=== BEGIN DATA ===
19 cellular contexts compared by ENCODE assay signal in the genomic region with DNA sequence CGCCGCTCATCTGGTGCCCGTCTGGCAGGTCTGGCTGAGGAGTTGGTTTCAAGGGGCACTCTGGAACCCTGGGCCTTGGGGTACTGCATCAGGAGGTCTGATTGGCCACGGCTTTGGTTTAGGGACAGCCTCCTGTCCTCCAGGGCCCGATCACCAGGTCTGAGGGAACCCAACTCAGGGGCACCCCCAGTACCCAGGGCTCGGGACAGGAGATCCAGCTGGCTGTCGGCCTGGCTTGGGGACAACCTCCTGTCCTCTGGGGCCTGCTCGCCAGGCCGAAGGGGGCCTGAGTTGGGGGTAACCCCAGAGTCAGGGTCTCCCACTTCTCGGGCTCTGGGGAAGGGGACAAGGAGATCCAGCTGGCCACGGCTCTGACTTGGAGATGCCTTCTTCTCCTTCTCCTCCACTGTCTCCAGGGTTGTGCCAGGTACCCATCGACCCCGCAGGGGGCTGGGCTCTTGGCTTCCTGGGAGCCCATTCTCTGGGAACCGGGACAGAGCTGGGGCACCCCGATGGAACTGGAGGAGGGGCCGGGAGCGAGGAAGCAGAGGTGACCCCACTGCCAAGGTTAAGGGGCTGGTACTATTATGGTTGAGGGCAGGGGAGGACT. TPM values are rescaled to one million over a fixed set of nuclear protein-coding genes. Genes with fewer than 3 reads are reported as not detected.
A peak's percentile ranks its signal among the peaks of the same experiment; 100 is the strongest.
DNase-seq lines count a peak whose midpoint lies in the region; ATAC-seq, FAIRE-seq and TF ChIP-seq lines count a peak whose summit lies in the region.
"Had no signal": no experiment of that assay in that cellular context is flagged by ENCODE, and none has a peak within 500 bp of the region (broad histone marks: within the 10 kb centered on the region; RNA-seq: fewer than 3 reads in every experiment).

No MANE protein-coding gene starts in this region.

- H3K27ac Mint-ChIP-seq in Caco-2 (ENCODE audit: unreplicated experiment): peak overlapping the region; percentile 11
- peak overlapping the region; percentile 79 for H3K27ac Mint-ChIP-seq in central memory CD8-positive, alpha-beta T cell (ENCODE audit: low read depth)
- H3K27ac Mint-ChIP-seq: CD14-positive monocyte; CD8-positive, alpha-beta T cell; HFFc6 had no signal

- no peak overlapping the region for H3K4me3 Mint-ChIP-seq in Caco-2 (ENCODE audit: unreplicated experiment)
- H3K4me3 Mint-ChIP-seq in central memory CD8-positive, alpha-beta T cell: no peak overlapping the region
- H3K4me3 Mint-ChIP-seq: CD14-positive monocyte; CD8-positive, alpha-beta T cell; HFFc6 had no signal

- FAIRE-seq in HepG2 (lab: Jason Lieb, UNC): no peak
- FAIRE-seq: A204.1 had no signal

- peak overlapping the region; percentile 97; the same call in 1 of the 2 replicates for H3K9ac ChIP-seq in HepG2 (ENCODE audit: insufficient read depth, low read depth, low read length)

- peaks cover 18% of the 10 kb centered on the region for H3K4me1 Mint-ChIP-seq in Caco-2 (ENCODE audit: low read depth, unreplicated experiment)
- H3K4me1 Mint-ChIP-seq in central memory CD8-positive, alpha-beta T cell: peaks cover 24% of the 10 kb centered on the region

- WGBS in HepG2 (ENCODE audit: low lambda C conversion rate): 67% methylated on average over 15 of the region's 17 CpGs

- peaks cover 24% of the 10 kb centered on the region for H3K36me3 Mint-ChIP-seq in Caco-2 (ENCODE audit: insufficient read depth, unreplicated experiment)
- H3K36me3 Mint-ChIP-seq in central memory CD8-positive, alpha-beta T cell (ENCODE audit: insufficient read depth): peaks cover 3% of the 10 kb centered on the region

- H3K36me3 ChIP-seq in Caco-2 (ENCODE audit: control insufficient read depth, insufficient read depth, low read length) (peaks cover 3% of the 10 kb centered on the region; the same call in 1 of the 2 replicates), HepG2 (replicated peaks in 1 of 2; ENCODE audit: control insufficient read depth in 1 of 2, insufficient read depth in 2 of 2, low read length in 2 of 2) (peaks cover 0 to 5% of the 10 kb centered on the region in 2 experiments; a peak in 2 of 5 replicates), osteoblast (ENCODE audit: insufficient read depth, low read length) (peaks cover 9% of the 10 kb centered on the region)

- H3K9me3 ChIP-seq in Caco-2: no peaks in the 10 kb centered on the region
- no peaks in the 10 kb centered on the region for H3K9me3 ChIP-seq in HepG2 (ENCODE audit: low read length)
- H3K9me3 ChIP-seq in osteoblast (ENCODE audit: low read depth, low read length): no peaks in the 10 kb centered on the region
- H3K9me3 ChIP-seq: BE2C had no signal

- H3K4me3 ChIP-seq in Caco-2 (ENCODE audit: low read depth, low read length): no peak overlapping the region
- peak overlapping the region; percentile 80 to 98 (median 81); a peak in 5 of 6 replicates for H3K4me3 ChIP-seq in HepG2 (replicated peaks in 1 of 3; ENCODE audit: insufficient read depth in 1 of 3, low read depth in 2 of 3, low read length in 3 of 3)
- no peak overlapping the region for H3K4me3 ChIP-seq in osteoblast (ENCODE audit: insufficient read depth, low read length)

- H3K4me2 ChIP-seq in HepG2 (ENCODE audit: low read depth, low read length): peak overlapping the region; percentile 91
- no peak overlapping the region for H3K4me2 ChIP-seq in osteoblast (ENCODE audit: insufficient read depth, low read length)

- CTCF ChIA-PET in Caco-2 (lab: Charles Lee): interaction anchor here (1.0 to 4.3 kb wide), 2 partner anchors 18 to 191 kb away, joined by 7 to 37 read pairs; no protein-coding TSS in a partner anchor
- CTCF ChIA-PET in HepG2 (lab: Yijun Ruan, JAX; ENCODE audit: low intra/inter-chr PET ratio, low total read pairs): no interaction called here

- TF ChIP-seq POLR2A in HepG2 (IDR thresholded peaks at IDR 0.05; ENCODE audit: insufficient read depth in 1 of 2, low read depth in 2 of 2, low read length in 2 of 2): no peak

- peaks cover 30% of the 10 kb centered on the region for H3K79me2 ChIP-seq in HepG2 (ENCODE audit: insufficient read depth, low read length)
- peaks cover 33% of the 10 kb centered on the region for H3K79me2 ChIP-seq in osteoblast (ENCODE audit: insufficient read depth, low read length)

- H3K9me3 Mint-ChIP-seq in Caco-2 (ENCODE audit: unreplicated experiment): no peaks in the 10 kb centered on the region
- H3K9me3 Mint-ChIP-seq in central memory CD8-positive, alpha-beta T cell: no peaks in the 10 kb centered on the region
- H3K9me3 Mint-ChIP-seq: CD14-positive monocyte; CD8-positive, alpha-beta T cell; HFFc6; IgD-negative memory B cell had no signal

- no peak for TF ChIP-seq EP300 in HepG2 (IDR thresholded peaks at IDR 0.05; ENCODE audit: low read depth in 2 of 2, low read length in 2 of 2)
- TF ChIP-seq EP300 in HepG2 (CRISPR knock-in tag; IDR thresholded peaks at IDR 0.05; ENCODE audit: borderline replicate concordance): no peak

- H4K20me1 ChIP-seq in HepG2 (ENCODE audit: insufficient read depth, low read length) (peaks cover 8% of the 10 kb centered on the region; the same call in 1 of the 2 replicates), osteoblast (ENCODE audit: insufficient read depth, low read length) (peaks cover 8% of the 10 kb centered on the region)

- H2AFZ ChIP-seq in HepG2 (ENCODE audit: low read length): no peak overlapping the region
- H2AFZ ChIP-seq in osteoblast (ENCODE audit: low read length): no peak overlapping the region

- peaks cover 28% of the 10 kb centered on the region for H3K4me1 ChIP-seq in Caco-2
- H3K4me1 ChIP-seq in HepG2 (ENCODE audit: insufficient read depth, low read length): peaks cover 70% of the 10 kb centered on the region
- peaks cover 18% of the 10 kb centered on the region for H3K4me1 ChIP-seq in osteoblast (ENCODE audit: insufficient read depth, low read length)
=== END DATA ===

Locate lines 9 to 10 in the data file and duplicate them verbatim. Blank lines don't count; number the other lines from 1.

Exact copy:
- no peak overlapping the region for H3K4me3 Mint-ChIP-seq in Caco-2 (ENCODE audit: unreplicated experiment)
- H3K4me3 Mint-ChIP-seq in central memory CD8-positive, alpha-beta T cell: no peak overlapping the region